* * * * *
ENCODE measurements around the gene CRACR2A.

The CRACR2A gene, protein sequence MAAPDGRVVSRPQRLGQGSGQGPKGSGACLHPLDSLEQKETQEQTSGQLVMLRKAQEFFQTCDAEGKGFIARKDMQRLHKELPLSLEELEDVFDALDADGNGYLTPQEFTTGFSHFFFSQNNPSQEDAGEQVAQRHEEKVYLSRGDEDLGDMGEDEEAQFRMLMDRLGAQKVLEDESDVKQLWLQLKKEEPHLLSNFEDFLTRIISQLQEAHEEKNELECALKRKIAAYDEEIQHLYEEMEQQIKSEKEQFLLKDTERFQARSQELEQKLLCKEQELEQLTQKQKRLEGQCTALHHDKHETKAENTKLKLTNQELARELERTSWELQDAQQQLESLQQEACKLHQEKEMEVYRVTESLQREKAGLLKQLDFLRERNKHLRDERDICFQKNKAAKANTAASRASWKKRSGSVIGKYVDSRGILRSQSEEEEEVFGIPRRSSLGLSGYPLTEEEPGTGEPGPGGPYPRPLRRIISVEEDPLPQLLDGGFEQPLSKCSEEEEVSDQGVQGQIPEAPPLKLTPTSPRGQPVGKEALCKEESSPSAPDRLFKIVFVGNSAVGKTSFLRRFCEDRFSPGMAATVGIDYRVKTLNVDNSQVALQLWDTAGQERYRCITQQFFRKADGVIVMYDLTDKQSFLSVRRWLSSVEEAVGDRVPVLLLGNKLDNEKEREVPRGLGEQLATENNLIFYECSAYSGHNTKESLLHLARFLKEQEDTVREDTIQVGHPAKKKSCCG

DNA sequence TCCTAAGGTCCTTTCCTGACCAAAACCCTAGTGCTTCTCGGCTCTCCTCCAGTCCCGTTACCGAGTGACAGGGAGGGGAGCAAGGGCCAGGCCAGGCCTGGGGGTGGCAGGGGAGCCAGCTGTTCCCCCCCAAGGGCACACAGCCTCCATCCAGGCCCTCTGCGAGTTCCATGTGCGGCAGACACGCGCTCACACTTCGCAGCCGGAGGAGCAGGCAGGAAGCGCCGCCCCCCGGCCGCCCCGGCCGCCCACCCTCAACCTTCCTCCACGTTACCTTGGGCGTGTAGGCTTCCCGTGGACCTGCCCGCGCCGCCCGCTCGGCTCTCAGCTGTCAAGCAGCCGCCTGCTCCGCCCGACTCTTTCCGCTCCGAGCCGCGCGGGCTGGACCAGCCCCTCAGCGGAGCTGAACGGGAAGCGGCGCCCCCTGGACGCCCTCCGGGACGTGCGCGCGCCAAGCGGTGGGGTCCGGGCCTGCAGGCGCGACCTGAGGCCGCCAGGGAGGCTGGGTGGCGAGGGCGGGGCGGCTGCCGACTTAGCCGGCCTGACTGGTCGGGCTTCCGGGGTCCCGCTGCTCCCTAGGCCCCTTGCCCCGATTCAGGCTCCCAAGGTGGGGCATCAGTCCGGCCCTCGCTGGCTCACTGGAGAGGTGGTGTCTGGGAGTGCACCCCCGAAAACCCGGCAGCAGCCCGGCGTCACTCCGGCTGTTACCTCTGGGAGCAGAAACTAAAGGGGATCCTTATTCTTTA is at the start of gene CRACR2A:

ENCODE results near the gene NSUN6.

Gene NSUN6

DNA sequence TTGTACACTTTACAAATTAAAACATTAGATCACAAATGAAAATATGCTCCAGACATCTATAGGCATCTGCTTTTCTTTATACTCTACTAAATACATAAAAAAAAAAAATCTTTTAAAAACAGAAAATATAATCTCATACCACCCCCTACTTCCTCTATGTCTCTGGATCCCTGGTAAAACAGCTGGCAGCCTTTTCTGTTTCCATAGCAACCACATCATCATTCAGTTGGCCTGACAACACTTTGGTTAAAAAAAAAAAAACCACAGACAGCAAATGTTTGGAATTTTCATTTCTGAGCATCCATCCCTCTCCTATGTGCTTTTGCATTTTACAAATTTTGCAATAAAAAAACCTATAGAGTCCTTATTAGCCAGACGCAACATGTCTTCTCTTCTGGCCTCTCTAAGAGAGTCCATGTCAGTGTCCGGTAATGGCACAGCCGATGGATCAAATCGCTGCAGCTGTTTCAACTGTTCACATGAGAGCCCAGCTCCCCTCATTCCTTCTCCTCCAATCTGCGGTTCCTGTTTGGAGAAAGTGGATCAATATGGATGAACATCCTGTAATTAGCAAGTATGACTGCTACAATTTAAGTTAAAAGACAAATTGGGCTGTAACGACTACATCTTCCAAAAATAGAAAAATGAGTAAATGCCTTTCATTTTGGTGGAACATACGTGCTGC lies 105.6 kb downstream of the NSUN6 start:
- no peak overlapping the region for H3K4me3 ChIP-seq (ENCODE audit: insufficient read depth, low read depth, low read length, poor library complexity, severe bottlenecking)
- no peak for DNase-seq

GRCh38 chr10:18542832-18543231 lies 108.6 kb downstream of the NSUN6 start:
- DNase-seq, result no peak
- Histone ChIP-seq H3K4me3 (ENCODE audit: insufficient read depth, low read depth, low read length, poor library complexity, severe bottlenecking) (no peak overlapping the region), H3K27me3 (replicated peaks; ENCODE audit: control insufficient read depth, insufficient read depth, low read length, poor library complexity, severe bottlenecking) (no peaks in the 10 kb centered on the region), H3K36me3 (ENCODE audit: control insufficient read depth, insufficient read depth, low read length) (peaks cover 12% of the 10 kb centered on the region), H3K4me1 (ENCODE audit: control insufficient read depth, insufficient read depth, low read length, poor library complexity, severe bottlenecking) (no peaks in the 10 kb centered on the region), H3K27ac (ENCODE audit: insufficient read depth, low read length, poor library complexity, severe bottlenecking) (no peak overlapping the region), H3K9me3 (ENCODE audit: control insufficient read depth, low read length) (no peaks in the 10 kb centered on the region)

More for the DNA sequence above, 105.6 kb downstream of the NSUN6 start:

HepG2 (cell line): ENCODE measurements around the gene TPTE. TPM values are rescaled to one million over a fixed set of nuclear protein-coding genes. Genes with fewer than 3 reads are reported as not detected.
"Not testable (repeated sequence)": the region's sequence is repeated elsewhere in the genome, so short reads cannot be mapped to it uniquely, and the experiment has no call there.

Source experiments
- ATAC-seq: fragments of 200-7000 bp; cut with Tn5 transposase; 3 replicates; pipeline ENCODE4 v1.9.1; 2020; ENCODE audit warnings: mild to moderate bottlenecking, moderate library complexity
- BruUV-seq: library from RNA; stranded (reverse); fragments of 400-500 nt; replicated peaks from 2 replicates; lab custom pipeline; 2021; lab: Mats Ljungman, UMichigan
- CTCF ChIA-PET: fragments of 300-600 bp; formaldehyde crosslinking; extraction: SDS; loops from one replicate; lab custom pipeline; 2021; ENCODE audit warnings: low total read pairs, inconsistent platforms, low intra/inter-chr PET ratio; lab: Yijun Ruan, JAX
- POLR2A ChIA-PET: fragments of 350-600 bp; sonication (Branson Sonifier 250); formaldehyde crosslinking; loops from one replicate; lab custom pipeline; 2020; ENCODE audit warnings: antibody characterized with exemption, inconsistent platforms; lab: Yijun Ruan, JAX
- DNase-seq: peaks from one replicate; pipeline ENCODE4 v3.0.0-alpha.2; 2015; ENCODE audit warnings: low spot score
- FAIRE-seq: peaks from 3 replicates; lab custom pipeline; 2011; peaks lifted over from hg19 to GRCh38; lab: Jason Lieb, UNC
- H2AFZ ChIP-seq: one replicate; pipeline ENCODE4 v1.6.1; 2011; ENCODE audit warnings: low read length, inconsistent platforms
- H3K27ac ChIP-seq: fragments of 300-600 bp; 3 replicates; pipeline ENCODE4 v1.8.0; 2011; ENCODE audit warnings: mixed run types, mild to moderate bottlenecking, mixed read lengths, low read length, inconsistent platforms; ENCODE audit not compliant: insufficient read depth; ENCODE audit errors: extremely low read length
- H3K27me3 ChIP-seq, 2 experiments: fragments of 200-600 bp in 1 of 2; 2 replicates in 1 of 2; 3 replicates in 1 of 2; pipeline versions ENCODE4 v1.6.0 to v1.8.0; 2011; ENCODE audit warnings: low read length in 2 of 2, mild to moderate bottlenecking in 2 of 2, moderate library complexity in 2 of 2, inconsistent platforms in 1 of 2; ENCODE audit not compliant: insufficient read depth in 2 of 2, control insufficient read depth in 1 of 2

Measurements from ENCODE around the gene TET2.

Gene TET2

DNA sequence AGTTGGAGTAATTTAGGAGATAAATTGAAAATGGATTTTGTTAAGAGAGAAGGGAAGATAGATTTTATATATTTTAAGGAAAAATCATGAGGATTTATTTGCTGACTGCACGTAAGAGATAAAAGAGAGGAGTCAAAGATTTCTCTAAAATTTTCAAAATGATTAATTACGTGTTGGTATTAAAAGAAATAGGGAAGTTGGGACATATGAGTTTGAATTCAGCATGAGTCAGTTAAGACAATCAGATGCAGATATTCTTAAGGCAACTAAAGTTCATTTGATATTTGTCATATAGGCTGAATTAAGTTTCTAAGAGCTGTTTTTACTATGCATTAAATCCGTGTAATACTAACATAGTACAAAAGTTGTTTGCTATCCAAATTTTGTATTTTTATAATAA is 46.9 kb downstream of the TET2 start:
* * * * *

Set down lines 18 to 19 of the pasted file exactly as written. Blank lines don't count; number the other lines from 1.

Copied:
- CTCF ChIA-PET: fragments of 300-600 bp; formaldehyde crosslinking; extraction: SDS; loops from one replicate; lab custom pipeline; 2021; ENCODE audit warnings: low total read pairs, inconsistent platforms, low intra/inter-chr PET ratio; lab: Yijun Ruan, JAX
- POLR2A ChIA-PET: fragments of 350-600 bp; sonication (Branson Sonifier 250); formaldehyde crosslinking; loops from one replicate; lab custom pipeline; 2020; ENCODE audit warnings: antibody characterized with exemption, inconsistent platforms; lab: Yijun Ruan, JAX